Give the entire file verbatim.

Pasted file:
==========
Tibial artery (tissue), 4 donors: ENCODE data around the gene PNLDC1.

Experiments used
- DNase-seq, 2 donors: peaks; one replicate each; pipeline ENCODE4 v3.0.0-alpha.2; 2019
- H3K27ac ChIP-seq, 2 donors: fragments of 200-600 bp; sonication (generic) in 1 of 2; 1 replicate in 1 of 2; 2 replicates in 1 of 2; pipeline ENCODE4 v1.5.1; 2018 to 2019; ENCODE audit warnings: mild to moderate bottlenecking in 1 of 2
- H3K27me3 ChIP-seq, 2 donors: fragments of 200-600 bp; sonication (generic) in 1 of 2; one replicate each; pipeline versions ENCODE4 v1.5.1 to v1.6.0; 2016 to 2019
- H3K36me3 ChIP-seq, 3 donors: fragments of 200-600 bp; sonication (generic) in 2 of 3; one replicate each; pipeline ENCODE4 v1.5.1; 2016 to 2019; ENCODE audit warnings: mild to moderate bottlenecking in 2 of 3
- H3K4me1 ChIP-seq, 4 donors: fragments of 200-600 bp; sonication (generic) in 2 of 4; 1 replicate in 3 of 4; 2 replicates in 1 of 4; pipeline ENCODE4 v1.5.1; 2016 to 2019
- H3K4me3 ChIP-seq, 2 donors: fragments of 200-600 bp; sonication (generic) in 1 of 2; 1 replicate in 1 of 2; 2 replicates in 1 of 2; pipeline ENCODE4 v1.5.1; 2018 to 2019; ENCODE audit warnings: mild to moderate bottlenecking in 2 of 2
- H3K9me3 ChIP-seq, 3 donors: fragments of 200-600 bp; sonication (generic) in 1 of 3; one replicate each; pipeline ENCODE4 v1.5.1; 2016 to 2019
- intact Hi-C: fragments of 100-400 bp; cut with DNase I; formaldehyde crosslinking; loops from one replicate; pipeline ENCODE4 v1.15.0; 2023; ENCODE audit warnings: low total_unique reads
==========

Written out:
Tibial artery (tissue), 4 donors: ENCODE data around the gene PNLDC1.

Experiments used
- DNase-seq, 2 donors: peaks; one replicate each; pipeline ENCODE4 v3.0.0-alpha.2; 2019
- H3K27ac ChIP-seq, 2 donors: fragments of 200-600 bp; sonication (generic) in 1 of 2; 1 replicate in 1 of 2; 2 replicates in 1 of 2; pipeline ENCODE4 v1.5.1; 2018 to 2019; ENCODE audit warnings: mild to moderate bottlenecking in 1 of 2
- H3K27me3 ChIP-seq, 2 donors: fragments of 200-600 bp; sonication (generic) in 1 of 2; one replicate each; pipeline versions ENCODE4 v1.5.1 to v1.6.0; 2016 to 2019
- H3K36me3 ChIP-seq, 3 donors: fragments of 200-600 bp; sonication (generic) in 2 of 3; one replicate each; pipeline ENCODE4 v1.5.1; 2016 to 2019; ENCODE audit warnings: mild to moderate bottlenecking in 2 of 3
- H3K4me1 ChIP-seq, 4 donors: fragments of 200-600 bp; sonication (generic) in 2 of 4; 1 replicate in 3 of 4; 2 replicates in 1 of 4; pipeline ENCODE4 v1.5.1; 2016 to 2019
- H3K4me3 ChIP-seq, 2 donors: fragments of 200-600 bp; sonication (generic) in 1 of 2; 1 replicate in 1 of 2; 2 replicates in 1 of 2; pipeline ENCODE4 v1.5.1; 2018 to 2019; ENCODE audit warnings: mild to moderate bottlenecking in 2 of 2
- H3K9me3 ChIP-seq, 3 donors: fragments of 200-600 bp; sonication (generic) in 1 of 3; one replicate each; pipeline ENCODE4 v1.5.1; 2016 to 2019
- intact Hi-C: fragments of 100-400 bp; cut with DNase I; formaldehyde crosslinking; loops from one replicate; pipeline ENCODE4 v1.15.0; 2023; ENCODE audit warnings: low total_unique reads